Unequal pay is an affront to God – here's a way you can help your female colleagues

The respected BBC journalist Carrie Gracie's resignation as the broadcaster's China Editor has re-lit the firestorm about unequal pay between men and women. Gracie stood down after she discovered she was being paid tens of thousands less than men doing the same job, and accused the corporation of 'unlawful pay discrimination'.

The BBC – which was forced to publish how much its leading presenters and journalists were paid last summer – is facing a crisis, with hundreds of female employees joining a movement demanding salary parity.

And the statistics suggest the BBC is far from alone. The average hourly wage earned by women was 10.7 per cent less than that of men, according to figures from hundreds of firms published earlier this month. Some of that will be down to women doing different jobs, but it's clear that across the UK plenty of companies are getting away with paying their female employees less than male colleagues in the same roles.


Let's not beat around the bush – this is an affront to God. While wage parity might not crop up often in the Bible, it's clear that God is deeply concerned with justice at work and is angered by those who do not treat their workers fairly.

'The Lord detests dishonest scales, but accurate weights find favour with him,' Proverbs 11:1 tells us. We hear the same thing in Deuteronomy 25: God 'detests' those who 'deal dishonestly'.

And in the New Testament James is scathingly furious about wealthy landowners and bosses who con their poorer workers out of a fair wage: 'Look! The wages you failed to pay the workers who mowed your fields are crying out against you. The cries of the harvesters have reached the ears of the Lord Almighty. You have lived on earth in luxury and self-indulgence. You have fattened yourselves in the day of slaughter.'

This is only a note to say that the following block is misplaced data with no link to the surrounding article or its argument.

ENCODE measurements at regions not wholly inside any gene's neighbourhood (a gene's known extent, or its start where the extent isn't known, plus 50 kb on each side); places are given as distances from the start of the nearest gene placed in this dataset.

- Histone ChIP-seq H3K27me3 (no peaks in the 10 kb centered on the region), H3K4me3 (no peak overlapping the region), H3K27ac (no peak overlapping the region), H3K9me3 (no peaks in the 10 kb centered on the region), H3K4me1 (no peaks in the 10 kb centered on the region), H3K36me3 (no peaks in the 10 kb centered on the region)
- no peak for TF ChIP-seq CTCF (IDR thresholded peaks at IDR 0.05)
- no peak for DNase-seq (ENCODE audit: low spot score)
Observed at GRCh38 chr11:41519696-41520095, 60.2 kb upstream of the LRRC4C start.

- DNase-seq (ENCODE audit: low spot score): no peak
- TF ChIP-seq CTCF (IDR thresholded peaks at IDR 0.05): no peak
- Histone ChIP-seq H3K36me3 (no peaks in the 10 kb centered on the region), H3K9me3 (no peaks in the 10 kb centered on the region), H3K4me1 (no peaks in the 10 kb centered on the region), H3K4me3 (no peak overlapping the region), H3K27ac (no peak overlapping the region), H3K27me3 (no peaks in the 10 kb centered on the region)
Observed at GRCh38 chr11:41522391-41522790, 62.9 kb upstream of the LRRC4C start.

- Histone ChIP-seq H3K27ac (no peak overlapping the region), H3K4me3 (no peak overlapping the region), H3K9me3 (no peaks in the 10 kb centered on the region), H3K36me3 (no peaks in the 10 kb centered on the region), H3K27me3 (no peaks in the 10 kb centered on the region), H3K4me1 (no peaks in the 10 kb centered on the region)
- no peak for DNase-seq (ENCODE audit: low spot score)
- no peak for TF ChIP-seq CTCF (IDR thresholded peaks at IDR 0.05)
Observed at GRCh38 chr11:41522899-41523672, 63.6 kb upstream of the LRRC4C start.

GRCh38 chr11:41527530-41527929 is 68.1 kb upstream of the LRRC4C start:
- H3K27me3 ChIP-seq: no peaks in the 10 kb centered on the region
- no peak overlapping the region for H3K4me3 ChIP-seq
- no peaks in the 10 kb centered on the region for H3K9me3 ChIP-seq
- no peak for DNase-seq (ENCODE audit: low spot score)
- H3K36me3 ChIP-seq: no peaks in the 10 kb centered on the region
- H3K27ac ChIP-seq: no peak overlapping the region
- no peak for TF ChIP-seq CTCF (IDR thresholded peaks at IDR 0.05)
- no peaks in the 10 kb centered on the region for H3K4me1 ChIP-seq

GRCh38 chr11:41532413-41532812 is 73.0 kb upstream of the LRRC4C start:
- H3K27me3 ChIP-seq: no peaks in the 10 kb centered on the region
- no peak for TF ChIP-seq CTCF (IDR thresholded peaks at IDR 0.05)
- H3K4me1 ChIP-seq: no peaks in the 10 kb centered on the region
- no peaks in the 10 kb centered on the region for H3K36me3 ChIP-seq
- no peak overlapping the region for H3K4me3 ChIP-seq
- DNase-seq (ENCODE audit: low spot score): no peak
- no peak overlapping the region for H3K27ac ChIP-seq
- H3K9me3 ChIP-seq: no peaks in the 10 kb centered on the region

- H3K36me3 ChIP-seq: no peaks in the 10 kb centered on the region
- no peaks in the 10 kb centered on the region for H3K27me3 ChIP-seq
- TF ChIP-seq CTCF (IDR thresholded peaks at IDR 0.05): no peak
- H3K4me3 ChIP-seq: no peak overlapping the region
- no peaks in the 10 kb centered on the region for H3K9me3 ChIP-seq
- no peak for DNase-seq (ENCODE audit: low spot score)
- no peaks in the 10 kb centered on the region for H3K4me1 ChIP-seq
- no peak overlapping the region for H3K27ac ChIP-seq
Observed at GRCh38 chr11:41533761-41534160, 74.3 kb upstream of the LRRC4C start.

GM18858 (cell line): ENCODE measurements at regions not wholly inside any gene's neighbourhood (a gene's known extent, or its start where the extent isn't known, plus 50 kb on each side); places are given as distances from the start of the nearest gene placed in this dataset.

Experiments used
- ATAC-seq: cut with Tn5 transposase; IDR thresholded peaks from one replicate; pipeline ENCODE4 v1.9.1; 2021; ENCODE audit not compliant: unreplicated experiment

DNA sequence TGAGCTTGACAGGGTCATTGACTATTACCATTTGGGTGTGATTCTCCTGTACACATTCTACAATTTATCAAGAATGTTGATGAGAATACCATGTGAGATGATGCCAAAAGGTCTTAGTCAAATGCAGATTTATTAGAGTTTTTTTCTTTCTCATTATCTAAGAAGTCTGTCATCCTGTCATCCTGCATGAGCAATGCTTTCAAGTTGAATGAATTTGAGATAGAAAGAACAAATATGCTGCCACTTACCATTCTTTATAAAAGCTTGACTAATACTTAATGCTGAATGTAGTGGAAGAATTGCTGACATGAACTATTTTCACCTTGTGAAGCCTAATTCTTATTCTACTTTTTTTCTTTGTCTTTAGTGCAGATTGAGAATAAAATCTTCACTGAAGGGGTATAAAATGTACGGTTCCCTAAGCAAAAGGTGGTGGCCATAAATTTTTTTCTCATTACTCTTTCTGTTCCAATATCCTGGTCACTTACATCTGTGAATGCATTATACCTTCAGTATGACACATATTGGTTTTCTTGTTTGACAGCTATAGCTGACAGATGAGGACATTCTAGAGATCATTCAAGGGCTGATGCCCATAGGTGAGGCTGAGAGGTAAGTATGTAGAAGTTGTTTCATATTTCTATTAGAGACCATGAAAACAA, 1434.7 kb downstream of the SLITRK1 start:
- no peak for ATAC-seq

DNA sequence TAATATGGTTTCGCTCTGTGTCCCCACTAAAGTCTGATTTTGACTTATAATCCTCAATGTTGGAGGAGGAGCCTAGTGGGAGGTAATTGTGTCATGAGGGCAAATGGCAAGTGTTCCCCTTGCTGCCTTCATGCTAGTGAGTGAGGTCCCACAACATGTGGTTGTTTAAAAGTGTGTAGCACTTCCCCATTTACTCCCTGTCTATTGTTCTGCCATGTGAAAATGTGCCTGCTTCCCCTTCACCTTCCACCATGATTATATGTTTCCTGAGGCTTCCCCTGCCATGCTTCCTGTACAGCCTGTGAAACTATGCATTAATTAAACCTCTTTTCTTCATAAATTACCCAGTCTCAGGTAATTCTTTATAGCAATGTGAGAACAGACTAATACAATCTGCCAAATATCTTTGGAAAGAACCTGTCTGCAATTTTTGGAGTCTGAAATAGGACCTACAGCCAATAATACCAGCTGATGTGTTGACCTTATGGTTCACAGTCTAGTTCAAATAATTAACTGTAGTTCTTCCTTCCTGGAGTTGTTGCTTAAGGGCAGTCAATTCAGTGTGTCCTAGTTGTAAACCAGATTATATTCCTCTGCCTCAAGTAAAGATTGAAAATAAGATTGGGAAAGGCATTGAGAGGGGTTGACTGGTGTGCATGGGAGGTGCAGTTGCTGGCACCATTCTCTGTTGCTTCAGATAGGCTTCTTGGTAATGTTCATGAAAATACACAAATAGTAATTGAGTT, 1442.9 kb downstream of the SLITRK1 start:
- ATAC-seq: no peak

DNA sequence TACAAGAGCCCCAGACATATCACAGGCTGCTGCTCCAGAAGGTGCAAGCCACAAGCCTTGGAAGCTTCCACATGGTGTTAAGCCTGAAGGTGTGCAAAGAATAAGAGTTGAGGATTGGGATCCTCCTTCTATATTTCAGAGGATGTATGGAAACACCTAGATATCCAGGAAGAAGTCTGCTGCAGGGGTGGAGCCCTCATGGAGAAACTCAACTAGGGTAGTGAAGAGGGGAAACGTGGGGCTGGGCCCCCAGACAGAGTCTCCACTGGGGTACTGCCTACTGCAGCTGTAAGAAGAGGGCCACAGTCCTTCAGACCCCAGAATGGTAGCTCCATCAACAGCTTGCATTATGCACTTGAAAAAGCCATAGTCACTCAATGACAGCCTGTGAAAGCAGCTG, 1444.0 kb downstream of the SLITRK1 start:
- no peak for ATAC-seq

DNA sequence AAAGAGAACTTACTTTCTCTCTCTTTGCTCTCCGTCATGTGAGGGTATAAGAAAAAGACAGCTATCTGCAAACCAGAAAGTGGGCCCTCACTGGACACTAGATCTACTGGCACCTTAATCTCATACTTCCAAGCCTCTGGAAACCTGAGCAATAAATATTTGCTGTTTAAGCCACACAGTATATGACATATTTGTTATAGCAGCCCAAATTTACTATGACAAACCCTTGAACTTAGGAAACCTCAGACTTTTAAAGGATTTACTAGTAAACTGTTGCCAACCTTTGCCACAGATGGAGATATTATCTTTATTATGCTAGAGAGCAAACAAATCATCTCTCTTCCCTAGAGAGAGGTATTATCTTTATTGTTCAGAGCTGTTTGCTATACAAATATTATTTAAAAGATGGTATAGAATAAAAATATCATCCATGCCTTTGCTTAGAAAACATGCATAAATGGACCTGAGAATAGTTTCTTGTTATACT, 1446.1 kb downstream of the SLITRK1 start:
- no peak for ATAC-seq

So what, you are probably saying. What has this got to do with me – I don't set my female colleague's wages, I am not able to ensure equal pay for equal work.

We can only overturn this form of injustice with a healthy dose of sunlight. Gracie was only able to launch her claim for fair pay, and then resign with aplomb when it was denied, because the BBC was made to publish its stars' salaries, proving for the first time what women have suspected for years.

Maybe the women who work in your office are being cheated out of money and paid less than the men. But if they are, they can only challenge it if they know about it. So here's one thing every man reading this can do, regardless of your situation: you can offer to tell your female colleagues what you are paid.

This is awkward, no doubt. We in Britain are allergic to talking about how much we make. Normally I'm all for a bit of quiet discretion when it comes to money, but in this instance, our prudishness about pay could be colluding in injustice. It's quite possible your employer is doing what's right – but we can only find out by overcoming our embarrassment and talking about how much we earn.

And to show I'm not all talk and no trousers, I've done this myself. Inspired by the BBC farrago, and this tweet, I recently (privately, by email) offered to share how much I was paid with all the women in my team. Yes, it was a little awkward, but honestly, it's not the end of the world.

As someone once said, all it takes for evil to prevail, is for good men to do nothing. And all it could take to empower our friends and colleagues to stand up to wage injustice is to do something very small – tell them the truth about what we are paid. In this instance, as in so many others, Jesus was spot on: 'Then you will know the truth, and the truth will set you free.'

Tim Wyatt is a freelance journalist specialising in faith and religion.